Tuesday, January 10, 2017

52 Stories: What Was Your Childhood Home Like?


The home I remember most was our rowhouse on Blakeney Road, in Catonsville, MD, with the zipcode 21228. It was a brick rowhouse, built in the 40's or 50's. I remember the house number as 260, but a search of Google maps is making me wonder if the street has been renumbered, or if I'm remembering wrong. Now I want to go over there and see. We lived there from about 1972-1980. When we started out, there were three kids in the family, and by the time we moved, there were 7. My dad built us a bedroom in the basement when the space really got scarce.


I remember my mother's very fashionable and on-trend taste in decorating, so we had shag carpet in multicolored blues, metallic wallpaper, chrome and glass furniture, and a kitchen remodel in orange, avocado and gold. I remember it as being very cool, really! My mom does have a great eye and a wonderful sense of fun. There was a cupboard under the basement stairs. There was also an attic with a pull-down stair. I can remember actually setting up a little hideaway in  the attic, even when it was so hot in the summers or cold in the winters. I remember the fiberglass insulation being so itchy, but I loved having little places to myself.

I remember the alley behind the house, and the locust tree in the back yard that we were allowed to climb but that had thorns so was pretty much impossible to climb. There was a glorious maple tree in the front yard that was totally climbable, but Mr. McAvoy next door would not allow it because he was concerned about us hurting ourselves as well as damaging the tree. Mr. and Mrs. McAvoy were those neighbors who were slightly intimidating, but whom I remember respecting and trusting with all my heart. I feel now that even though there were some grumpy "hey you kids--get off my lawn!" moments, this older couple was very good to our family. Mrs. McAvoy would hire me to take care of her bird or her cat when they went out of town. Mr. McAvoy sat on his porch and smoked a cigar nearly every evening, and the smell of a cigar is to this day a homely, pleasant thing for me, evoking nights when I would sometimes sit with him and we would chat.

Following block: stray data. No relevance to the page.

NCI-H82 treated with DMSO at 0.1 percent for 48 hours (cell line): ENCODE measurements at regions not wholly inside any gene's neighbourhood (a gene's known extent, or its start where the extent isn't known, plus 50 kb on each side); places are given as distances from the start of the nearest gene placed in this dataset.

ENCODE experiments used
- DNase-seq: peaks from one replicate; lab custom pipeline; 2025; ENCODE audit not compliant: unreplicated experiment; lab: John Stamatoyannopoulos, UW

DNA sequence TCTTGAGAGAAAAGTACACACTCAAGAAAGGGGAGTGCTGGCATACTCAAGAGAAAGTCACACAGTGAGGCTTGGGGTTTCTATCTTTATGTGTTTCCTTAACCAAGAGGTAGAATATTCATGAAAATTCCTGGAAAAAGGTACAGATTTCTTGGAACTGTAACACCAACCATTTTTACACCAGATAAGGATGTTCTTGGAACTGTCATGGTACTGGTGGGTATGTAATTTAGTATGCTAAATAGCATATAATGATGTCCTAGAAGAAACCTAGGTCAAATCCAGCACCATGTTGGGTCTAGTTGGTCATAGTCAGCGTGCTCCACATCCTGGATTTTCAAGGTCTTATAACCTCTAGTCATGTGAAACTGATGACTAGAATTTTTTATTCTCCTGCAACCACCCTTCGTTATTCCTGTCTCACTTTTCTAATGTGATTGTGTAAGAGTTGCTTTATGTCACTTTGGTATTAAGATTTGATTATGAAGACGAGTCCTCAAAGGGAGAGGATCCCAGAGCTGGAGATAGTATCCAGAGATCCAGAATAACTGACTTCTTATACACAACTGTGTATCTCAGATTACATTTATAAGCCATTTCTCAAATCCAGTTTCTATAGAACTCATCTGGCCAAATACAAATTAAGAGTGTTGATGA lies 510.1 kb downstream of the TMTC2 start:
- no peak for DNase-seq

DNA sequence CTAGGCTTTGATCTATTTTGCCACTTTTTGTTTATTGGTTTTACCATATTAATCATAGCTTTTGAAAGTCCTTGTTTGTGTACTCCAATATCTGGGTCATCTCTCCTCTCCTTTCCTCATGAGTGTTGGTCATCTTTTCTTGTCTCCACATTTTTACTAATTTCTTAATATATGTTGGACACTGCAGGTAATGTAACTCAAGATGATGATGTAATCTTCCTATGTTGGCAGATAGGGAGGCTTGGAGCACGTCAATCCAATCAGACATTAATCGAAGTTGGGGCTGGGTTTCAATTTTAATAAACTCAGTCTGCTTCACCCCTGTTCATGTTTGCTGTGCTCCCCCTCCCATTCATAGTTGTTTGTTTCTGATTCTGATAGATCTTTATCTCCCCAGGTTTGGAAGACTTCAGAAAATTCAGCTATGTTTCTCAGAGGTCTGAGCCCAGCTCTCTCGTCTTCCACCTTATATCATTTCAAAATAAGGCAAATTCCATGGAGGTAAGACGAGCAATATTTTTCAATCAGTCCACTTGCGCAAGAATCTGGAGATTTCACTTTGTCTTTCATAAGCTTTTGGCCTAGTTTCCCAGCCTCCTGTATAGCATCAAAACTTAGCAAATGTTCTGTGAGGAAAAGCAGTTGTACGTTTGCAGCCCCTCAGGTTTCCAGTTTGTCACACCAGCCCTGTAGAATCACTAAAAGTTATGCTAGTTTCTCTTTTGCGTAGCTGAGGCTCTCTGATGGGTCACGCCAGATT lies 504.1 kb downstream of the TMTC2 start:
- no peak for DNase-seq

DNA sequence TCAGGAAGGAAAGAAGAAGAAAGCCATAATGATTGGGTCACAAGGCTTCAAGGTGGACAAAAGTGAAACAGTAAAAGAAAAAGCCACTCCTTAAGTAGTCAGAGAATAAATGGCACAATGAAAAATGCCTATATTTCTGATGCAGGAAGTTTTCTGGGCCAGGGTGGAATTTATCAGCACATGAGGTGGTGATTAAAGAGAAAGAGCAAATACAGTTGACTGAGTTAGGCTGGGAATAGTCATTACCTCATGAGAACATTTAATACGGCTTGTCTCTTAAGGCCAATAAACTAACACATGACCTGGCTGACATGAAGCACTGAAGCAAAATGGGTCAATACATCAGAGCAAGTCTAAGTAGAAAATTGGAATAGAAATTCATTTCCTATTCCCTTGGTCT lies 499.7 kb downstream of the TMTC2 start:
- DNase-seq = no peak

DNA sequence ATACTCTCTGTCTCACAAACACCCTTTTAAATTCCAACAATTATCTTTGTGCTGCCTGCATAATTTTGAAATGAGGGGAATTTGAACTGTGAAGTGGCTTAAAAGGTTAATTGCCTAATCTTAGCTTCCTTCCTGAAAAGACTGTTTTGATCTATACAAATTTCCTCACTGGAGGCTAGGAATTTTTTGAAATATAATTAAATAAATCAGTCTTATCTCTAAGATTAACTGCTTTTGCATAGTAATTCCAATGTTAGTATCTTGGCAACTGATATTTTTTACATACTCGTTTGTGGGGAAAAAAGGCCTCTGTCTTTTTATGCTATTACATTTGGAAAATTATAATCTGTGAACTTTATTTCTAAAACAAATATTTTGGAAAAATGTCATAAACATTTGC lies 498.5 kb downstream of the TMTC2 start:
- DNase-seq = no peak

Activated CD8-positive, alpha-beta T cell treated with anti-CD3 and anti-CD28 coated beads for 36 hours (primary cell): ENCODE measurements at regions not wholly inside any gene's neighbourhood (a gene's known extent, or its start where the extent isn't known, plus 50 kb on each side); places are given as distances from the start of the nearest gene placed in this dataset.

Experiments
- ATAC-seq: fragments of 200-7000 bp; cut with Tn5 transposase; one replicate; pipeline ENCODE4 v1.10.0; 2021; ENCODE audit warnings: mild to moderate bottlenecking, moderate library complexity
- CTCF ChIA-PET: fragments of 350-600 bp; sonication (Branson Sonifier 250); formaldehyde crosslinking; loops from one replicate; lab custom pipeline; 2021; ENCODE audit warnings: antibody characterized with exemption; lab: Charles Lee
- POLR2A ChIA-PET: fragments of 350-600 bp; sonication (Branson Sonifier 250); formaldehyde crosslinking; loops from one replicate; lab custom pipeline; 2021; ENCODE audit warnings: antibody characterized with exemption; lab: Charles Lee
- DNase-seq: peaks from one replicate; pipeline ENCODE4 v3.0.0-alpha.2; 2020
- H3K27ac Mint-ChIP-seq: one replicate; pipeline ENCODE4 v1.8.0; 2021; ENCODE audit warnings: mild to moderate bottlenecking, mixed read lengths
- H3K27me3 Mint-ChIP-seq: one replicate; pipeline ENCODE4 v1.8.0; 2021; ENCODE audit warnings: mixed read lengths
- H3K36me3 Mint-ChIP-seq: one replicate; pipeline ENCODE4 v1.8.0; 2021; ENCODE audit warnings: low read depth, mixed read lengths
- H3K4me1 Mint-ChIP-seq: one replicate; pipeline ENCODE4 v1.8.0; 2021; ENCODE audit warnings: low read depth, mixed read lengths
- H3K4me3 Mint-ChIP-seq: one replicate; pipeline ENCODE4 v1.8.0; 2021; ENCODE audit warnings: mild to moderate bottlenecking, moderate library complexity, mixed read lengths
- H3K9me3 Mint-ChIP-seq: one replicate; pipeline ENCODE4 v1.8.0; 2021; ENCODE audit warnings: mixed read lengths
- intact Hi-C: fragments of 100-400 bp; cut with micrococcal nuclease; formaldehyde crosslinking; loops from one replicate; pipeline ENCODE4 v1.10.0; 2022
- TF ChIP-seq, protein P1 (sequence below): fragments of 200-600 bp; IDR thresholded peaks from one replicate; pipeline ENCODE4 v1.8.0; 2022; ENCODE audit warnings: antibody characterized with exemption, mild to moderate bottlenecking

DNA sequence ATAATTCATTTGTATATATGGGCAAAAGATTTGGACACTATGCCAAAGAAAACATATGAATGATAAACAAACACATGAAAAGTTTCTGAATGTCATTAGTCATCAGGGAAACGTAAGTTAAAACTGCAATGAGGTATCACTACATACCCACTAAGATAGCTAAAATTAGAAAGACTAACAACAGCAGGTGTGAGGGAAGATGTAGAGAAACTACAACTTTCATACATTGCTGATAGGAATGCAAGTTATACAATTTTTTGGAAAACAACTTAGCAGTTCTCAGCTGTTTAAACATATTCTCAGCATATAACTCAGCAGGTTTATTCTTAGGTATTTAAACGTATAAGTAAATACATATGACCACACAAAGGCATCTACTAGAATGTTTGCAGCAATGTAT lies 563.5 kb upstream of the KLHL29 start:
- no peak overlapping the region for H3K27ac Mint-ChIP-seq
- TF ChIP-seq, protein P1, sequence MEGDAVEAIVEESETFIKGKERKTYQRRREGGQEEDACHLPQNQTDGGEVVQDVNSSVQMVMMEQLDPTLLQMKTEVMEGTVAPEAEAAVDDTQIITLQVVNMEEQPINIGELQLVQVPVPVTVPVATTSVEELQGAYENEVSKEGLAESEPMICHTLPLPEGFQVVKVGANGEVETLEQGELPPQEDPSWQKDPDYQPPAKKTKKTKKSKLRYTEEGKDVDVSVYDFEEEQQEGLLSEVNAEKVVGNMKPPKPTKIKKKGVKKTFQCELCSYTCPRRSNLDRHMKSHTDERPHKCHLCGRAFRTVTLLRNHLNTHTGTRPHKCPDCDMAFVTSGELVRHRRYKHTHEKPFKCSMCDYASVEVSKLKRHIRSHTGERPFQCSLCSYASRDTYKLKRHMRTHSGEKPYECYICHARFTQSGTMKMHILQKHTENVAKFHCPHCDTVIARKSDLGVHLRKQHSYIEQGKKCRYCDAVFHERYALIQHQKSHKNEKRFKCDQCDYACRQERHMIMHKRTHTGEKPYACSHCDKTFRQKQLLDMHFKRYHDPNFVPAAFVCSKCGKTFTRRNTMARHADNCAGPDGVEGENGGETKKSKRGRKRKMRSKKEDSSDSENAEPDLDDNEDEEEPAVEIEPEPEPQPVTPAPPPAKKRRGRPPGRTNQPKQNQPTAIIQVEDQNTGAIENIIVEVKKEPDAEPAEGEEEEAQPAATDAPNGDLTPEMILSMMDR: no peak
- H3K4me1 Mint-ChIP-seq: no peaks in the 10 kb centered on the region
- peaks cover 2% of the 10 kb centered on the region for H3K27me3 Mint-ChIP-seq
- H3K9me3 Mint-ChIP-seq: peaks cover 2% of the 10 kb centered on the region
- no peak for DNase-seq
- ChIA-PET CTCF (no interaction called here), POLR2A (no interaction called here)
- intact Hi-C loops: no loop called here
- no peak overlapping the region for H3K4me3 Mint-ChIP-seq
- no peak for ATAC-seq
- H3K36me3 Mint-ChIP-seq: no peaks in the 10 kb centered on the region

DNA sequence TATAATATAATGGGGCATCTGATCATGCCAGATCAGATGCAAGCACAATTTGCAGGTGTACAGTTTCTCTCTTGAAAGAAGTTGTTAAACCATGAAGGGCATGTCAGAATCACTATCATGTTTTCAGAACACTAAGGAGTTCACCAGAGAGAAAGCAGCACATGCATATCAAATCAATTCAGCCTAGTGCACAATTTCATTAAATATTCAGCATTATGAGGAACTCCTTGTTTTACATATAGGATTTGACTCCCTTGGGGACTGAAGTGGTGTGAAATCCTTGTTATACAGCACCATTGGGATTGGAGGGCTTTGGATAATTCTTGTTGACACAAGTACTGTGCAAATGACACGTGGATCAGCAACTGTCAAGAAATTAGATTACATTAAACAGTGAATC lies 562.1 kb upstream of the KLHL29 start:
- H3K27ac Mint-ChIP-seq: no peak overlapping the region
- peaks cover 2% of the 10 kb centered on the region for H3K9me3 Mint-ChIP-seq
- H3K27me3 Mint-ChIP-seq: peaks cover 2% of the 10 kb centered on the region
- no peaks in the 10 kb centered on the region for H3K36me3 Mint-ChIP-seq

There were lots of kids in the neighborhood. The McMannis family a few doors down was a great Irish Catholic family with more kids than us, most with red hair. Johnny was a few years older than me and I loved him with all my heart for all the time we lived there. All the girls were named Mary, each with a unique middle name by which they were known to others. Mary Cullen, or Cully, was a few years younger than me, and she, my sister, and I had that sort of comfortable, yet almost indifferent friendship born mostly of proximity. We spent time together by default, rather than by any definable attraction. She went to St. Marks, so we didn't see each other at school. I have almost no memories of Mr. and Mrs. McMannis, but there was an older brother, Jerry, who was mentally disabled, and always said hi to us as he shuffled along the street. At the end of our row was Kim Bahoric, with long, honey-colored hair. I considered her a good friend and we spent a lot of time together, until she moved away. I remember that she moved out to Jarrettsville, because even then I loved maps and I remember being sad that it was so far away, all the way in the northern part of Baltimore County. Sure enough, we never saw each other again.